I recently read that theoretical models are actually trusted by no one except for the researchers who propose them, and experimental data are trusted by everyone except for the researchers who worked with them. I cannot agree more. However, we lack information about this question (as far as I know), so we may have to rely on indirect estimations, like the kind of models presented in the paper (or the one proposed for Post-Neolithic Y-chromosome bottlenecks).

The Late Proto-Indo-European word for bride comes from a root meaning ‘drive, lead’, hence literally ‘deportation’, so the bride was transferred from her father’s family to her husband’s house. Marriage was certainly an asymmetrical contract for its members, and the reconstructible word for ‘dowry’ further supports the weaker position of the wife in it. Also, ancient marriage could differ from a family agreement, because marriage by elopement, bride kidnapping or hostage was probably common (more or less socially regulated) for people belonging the same culture. Apart from this, I don’t know about reconstructed linguistic data pointing to polygyny, and I doubt archaeological data alone – without genetics – can help.


Male-biased expansions and migrations also observed in Northwestern Amazonia

Open access preprint Cultural Innovations influence patterns of genetic diversity in Northwestern Amazonia, by Arias et al., bioRxiv (2018).

Abstract (emphasis mine):

Human populations often exhibit contrasting patterns of genetic diversity in the mtDNA and the non-recombining portion of the Y-chromosome (NRY), which reflect sex-specific cultural behaviors and population histories. Here, we sequenced 2.3 Mb of the NRY from 284 individuals representing more than 30 Native-American groups from Northwestern Amazonia (NWA) and compared these data to previously generated mtDNA genomes from the same groups, to investigate the impact of cultural practices on genetic diversity and gain new insights about NWA population history. Relevant cultural practices in NWA include postmarital residential rules and linguistic-exogamy, a marital practice in which men are required to marry women speaking a different language. We identified 2,969 SNPs in the NRY sequences; only 925 SNPs were previously described. The NRY and mtDNA data showed that males and females experienced different demographic histories: the female effective population size has been larger than that of males through time, and both markers show an increase in lineage diversification beginning ~5,000 years ago, with a male-specific expansion occurring ~3,500 years ago. These dates are too recent to be associated with agriculture, therefore we propose that they reflect technological innovations and the expansion of regional trade networks documented in the archaeological evidence. Furthermore, our study provides evidence of the impact of postmarital residence rules and linguistic exogamy on genetic diversity patterns. Finally, we highlight the importance of analyzing high-resolution mtDNA and NRY sequences to reconstruct demographic history, since this can differ considerably between males and females.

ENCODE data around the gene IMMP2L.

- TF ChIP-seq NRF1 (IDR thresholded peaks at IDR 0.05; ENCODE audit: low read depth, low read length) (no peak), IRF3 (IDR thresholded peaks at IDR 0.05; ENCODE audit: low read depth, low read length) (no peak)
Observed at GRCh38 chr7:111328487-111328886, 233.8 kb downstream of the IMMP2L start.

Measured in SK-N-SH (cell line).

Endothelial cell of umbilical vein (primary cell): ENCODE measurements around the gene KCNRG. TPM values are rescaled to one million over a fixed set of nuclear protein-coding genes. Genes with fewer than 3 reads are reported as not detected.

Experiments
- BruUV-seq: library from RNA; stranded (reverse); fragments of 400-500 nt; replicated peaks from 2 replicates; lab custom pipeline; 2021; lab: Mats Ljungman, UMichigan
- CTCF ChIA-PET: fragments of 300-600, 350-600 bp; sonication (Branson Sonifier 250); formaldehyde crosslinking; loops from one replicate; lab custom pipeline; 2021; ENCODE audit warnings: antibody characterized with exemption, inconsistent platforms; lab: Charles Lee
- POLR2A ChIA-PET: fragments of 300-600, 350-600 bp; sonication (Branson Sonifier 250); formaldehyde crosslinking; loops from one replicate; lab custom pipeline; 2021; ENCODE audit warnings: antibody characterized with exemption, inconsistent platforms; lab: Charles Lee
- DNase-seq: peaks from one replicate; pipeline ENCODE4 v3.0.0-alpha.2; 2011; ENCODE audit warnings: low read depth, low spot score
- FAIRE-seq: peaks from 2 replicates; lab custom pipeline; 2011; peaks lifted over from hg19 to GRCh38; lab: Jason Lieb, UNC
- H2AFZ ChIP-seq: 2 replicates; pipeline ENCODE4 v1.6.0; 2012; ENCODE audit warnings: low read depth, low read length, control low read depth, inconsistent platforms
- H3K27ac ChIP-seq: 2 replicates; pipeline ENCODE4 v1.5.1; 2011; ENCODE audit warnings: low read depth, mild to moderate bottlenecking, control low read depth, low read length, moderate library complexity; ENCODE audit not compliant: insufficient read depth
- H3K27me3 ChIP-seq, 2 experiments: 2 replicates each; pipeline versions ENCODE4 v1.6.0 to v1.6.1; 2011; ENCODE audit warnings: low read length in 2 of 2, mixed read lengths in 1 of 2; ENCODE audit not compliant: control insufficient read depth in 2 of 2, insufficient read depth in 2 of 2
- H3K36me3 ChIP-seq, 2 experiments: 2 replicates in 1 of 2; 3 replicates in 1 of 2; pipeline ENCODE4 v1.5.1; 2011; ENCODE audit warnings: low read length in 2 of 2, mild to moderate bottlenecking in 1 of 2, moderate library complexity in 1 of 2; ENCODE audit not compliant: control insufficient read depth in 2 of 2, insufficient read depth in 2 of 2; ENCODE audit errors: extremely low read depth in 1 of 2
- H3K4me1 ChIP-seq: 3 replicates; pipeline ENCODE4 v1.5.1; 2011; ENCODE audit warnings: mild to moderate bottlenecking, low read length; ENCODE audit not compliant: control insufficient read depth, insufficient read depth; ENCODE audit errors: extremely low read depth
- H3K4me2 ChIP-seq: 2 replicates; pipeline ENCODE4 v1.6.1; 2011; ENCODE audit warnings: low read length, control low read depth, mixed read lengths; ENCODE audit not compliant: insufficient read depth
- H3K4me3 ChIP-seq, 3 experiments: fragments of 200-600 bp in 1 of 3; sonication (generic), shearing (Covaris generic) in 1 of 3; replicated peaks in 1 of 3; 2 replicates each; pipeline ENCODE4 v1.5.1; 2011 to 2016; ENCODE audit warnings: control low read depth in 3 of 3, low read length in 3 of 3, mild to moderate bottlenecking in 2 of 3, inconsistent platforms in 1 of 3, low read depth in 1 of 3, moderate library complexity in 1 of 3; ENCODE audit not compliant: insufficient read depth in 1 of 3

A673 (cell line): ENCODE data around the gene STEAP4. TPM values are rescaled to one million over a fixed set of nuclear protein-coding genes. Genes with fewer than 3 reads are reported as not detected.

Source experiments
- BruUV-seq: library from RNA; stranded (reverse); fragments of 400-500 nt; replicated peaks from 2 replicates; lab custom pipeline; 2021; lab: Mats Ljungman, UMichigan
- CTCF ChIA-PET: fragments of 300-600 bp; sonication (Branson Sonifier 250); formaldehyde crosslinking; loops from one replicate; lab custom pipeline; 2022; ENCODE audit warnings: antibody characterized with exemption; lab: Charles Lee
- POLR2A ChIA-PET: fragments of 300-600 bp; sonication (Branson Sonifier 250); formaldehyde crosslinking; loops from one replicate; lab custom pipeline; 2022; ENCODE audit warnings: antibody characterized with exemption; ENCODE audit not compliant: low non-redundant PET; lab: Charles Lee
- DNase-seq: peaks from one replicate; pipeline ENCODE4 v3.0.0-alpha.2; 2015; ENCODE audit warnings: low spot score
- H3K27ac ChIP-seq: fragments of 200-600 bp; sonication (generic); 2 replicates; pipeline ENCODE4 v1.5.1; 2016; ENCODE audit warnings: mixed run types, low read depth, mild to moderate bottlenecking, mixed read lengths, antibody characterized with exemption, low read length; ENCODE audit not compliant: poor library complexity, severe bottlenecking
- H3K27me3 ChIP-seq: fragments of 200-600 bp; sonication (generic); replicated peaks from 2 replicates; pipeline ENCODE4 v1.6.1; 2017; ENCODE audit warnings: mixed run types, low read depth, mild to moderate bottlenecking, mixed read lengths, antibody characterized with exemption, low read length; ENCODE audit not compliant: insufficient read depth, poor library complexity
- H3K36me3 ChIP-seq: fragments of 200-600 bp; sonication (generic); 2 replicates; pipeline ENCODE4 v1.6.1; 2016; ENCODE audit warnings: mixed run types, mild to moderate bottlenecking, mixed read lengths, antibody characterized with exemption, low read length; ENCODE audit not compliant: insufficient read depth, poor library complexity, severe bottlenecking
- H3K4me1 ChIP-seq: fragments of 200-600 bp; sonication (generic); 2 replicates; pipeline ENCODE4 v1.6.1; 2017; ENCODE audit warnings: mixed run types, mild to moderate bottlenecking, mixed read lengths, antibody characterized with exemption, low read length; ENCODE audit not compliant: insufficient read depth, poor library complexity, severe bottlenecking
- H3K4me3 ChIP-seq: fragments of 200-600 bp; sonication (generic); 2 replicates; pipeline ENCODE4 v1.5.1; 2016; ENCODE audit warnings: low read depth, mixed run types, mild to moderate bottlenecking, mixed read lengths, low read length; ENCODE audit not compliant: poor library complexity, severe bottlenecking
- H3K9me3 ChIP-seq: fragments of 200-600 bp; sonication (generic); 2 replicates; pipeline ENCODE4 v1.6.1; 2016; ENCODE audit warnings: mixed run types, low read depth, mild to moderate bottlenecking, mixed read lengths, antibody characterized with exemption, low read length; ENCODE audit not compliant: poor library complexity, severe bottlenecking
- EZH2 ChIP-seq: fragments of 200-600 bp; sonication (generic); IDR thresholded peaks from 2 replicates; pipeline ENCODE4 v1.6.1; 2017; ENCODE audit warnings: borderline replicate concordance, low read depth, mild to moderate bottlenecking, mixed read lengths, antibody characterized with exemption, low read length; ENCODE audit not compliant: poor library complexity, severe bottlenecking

MDS plots for mtDNA and NRY. Stress values (within parentheses) are indicated in percentages.

Looking more precisely at the different groups (even with the resampling approach), there are no significant differences between matrilocal and patrilocal groups. At best, as the study proposes, “this is just one of the factors at play in structuring the observed genetic variation”.

Interesting excerpts:

(…) we found evidence that the patterns of genetic differentiation depend on the geographical scale of the study. The magnitude of between-population differentiation in the NRY compared to the mtDNA is smaller when looking at the continental scale than in NWA (Figure 6). This is in agreement with the findings of Wilkins and Marlowe (2006), who showed that the excess of between-population differentiation for the NRY in comparison to the mtDNA decreases when comparing more geographically distant populations. Heyer et al. (2012) and Wilkins and Marlowe (2006) have proposed that at a local scale the patterns of genetic diversity reflect cultural practices over a relatively small number of generations, whereas at a larger geographic scale the genetic diversity reflects old migration and/or old common ancestry patterns(Heyer et al. 2012; Wilkins and Marlowe 2006).

BSPs for the mtDNA and NRY sequences from NWA. The dotted lines indicate the 95% HPD intervals. Ne was corrected for generation time according to (Fenner 2005), using 26 years for mtDNA and 31 years for NRY.